BOISE – The Idaho Supreme Court on Wednesday tossed out a legal challenge to rents on state-owned cabin sites on two Idaho lakes, which charged that the state Land Board violated the Idaho Constitution by setting the rents too low.
But the high court didn’t rule on the merits of Idaho Attorney General Lawrence Wasden’s challenge, saying instead that it should have started in a lower court. Wasden said he’d head to district court and refile the case.
“Because of the critical importance of resolving this long-standing question, I plan to follow the Supreme Court’s advice and proceed to district court in order to vindicate the constitutional rights of Idaho school children and the other beneficiaries of the endowment trusts,” Wasden said in a statement.
The attorney general charged that the Land Board, of which he is a member, is violating the Idaho Constitution by not securing the maximum long-term return for the beneficiaries of the state’s endowment lands, chiefly Idaho’s public schools.
The court’s 3-2 decision, authored by Justice Joel Horton, didn’t dispute that. Instead, it essentially tossed out the challenge on procedural grounds.
Justice Roger Burdick dissented, writing, “The facts in this case are not in dispute. The record clearly demonstrates that the Land Board is exceeding its discretion in leasing the cottage sites for less than market value and failing to obtain the maximum long-term financial return for the beneficiaries, which is a violation of both … (state law) and the Idaho Constitution. The majority does not deny this, instead finding that the Attorney General has other plain, speedy and adequate remedies available.”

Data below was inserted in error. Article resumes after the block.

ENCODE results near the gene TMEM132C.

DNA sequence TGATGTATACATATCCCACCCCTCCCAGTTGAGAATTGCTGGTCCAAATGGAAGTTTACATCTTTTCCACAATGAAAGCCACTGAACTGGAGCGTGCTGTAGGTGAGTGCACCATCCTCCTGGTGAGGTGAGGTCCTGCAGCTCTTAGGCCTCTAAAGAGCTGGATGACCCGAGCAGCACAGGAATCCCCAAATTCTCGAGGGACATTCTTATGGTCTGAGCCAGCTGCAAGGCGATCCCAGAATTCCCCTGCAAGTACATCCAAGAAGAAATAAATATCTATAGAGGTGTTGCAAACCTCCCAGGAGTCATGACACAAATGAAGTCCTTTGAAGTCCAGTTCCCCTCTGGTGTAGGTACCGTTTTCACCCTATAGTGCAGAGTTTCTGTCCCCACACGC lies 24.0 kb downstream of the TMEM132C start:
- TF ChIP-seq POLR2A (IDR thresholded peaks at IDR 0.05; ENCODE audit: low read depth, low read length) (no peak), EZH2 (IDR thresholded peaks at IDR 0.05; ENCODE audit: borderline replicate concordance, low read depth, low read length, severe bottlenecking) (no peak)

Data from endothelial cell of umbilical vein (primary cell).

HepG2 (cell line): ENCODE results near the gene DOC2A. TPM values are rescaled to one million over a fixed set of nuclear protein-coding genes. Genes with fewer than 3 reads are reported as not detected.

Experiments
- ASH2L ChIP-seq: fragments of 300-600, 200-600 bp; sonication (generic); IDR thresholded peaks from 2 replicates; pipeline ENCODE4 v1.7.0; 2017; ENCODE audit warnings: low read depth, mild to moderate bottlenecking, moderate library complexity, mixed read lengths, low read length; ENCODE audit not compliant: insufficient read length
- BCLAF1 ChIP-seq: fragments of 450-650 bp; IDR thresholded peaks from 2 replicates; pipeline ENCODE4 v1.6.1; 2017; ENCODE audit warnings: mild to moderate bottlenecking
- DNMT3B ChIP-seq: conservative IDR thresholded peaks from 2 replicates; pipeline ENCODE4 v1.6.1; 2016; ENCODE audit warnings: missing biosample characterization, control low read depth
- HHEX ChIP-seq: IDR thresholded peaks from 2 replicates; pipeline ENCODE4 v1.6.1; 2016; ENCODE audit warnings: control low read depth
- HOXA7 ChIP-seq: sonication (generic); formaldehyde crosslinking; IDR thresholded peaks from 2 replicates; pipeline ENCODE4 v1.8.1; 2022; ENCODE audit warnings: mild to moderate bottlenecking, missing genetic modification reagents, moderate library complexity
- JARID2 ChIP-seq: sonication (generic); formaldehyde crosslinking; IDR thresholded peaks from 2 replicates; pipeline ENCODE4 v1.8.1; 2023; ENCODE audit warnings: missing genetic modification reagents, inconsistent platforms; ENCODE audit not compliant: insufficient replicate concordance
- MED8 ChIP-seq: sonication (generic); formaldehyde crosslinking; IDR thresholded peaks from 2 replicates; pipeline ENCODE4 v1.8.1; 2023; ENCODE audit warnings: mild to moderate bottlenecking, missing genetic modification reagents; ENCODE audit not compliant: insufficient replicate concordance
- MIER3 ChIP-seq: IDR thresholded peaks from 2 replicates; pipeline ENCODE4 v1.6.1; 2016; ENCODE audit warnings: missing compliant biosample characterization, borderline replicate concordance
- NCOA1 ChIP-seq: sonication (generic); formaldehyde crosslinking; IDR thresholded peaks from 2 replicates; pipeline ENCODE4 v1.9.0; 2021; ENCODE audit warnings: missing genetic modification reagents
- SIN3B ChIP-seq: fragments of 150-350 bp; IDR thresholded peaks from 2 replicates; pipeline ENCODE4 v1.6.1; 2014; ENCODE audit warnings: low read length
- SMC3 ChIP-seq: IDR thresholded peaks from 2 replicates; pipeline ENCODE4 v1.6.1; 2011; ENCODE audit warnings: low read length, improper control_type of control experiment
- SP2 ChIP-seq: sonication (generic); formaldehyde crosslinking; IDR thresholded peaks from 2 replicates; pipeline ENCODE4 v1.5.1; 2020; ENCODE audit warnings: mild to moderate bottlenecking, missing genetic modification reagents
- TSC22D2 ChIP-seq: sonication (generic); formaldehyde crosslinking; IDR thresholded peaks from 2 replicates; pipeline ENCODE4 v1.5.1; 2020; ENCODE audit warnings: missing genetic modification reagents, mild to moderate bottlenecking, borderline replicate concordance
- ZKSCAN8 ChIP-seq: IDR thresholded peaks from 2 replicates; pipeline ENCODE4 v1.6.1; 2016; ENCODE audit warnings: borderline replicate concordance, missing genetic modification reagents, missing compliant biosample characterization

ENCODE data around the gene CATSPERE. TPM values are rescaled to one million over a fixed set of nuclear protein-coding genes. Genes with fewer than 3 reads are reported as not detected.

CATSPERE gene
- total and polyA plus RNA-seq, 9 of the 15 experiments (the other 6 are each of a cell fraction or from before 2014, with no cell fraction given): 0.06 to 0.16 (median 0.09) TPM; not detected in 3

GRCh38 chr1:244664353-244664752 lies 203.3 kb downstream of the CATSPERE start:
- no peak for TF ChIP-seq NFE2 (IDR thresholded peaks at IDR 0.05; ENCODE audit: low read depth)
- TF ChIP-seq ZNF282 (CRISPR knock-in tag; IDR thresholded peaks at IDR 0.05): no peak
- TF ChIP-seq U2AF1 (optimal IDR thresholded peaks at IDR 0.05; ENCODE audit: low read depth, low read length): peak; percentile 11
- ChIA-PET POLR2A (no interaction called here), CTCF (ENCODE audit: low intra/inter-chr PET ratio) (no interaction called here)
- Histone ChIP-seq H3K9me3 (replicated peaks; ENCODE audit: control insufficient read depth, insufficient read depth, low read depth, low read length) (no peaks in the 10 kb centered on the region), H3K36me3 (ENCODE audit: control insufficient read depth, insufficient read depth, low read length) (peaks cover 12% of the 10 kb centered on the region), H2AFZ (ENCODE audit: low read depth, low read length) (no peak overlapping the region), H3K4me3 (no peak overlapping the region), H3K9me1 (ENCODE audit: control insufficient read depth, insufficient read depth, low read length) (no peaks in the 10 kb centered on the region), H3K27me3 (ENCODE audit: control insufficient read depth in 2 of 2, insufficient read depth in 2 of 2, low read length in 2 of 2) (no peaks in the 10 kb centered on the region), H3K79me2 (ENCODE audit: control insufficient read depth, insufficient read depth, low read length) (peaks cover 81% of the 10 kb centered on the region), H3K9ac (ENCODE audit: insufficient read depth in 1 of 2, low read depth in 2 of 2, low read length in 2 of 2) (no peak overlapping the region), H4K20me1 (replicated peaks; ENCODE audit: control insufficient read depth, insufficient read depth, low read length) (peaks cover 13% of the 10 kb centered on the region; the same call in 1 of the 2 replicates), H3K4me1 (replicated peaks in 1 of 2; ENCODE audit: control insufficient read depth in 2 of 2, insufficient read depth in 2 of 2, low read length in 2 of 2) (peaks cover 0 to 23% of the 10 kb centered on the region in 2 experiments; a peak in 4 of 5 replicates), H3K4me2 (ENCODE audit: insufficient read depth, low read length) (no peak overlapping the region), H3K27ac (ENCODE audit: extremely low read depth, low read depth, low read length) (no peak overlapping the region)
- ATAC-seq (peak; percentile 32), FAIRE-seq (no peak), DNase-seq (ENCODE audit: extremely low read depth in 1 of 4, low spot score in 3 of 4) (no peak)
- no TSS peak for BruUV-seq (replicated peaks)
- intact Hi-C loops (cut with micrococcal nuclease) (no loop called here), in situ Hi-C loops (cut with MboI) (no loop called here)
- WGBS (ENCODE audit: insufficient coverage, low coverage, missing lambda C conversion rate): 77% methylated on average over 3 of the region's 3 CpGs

But Burdick said that’s not really the case. All of the state’s cabin site leases, including those at Priest Lake, expire this month and are up for renewal.
The state Land Board voted 3-2 last March on new cabin site rents for the next five years; Wasden was among the dissenters. The cabin sites include 355 at Priest Lake, on which private owners have built and owned their cabins, in some cases, for generations. The land under the cabins is owned by the state endowment.
While Wasden contends the new rents are too low to meet constitutional requirements, cabin owners at Payette Lake have sued the state in district court, arguing that they’re too high.
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